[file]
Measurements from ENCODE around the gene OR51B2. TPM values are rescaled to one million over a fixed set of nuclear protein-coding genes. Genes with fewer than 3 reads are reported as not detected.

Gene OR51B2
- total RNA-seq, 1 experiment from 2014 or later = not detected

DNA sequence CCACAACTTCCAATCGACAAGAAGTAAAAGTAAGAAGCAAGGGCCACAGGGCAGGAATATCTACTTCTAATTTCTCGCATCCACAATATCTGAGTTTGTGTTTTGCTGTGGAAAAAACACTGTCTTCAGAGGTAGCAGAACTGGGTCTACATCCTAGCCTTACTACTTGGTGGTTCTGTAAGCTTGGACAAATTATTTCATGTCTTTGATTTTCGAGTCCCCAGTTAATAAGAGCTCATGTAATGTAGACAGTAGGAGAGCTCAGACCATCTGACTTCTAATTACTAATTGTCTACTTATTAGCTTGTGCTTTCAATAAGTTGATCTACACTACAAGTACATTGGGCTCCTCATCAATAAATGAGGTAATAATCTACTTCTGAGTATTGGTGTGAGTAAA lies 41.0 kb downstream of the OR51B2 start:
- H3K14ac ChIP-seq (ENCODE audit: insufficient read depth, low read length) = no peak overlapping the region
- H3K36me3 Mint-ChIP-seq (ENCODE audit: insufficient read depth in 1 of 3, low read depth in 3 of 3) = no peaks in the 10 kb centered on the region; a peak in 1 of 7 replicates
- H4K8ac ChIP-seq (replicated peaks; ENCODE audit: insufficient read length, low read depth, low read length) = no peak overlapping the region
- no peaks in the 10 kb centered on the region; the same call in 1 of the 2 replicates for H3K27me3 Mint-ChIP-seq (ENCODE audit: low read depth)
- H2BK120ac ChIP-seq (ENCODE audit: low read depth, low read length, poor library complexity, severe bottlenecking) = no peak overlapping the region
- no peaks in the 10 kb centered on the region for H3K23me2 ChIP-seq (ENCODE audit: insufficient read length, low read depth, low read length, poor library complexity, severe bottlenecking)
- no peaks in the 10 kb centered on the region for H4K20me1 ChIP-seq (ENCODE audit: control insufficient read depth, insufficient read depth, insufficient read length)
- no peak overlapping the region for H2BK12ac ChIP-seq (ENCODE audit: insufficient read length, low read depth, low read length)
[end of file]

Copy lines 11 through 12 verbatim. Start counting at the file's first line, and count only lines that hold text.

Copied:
- no peaks in the 10 kb centered on the region for H4K20me1 ChIP-seq (ENCODE audit: control insufficient read depth, insufficient read depth, insufficient read length)
- no peak overlapping the region for H2BK12ac ChIP-seq (ENCODE audit: insufficient read length, low read depth, low read length)